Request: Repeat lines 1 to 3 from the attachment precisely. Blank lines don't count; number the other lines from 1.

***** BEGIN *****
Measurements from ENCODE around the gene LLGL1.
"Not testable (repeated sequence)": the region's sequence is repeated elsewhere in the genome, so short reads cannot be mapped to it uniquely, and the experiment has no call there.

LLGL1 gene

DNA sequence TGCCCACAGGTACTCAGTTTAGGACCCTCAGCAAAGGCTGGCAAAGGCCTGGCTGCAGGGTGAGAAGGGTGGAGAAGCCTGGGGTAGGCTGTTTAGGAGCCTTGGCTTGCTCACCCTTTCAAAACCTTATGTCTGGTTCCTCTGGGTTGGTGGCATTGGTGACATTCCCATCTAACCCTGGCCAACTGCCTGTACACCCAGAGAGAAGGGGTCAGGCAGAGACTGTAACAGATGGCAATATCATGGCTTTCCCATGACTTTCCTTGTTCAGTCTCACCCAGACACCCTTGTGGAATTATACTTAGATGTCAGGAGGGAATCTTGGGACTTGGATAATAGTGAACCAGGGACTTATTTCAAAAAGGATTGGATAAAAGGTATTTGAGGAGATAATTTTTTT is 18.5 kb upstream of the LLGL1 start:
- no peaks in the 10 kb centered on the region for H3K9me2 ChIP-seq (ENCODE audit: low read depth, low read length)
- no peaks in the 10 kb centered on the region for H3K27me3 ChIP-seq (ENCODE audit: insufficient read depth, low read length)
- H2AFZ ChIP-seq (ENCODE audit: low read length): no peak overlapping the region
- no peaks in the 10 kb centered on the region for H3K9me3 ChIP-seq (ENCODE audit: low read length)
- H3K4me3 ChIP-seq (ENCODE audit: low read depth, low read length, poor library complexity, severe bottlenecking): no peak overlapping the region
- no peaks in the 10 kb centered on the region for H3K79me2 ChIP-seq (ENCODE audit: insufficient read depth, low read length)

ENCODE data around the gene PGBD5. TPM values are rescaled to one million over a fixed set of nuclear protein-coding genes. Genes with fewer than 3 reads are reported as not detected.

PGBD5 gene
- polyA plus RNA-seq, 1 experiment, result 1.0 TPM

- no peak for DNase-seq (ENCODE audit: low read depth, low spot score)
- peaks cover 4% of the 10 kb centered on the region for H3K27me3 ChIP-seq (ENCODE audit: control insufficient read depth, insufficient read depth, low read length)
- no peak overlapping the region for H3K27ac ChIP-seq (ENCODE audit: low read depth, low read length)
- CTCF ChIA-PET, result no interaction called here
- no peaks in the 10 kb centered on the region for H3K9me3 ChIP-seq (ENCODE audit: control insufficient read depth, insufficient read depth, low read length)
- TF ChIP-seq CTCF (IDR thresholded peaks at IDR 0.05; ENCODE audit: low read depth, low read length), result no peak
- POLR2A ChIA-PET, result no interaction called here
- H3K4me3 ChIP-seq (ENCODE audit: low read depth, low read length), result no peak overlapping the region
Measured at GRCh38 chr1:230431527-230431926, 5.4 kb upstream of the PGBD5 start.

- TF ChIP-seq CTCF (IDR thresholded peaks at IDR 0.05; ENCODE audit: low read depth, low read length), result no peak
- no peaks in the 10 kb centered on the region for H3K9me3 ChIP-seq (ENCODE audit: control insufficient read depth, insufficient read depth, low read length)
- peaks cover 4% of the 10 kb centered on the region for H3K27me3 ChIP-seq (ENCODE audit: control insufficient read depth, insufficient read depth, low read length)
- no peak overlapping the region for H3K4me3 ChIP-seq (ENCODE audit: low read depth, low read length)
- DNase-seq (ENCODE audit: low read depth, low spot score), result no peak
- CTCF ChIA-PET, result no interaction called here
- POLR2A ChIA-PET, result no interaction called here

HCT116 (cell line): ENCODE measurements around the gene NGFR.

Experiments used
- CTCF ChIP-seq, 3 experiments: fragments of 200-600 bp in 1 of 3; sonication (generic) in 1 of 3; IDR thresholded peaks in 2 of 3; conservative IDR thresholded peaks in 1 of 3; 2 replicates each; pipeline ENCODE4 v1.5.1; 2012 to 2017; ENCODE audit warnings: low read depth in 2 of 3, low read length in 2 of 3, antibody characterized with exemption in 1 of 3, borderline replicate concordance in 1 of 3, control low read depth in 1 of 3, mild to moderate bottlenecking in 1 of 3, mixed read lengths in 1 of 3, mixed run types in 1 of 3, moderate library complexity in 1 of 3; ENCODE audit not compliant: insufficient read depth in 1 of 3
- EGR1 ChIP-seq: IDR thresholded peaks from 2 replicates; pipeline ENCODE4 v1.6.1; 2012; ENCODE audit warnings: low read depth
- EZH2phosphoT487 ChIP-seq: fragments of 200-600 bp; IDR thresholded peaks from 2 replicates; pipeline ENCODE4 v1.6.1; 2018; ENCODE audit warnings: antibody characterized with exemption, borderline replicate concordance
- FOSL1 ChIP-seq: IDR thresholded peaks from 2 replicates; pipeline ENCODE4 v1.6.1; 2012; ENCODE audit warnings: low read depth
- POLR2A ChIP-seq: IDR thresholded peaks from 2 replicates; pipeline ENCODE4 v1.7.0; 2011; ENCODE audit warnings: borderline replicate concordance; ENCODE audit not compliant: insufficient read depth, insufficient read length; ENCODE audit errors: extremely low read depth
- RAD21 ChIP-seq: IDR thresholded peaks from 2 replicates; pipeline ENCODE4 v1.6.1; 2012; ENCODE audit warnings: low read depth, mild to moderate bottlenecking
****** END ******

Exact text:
Measurements from ENCODE around the gene LLGL1.
"Not testable (repeated sequence)": the region's sequence is repeated elsewhere in the genome, so short reads cannot be mapped to it uniquely, and the experiment has no call there.

LLGL1 gene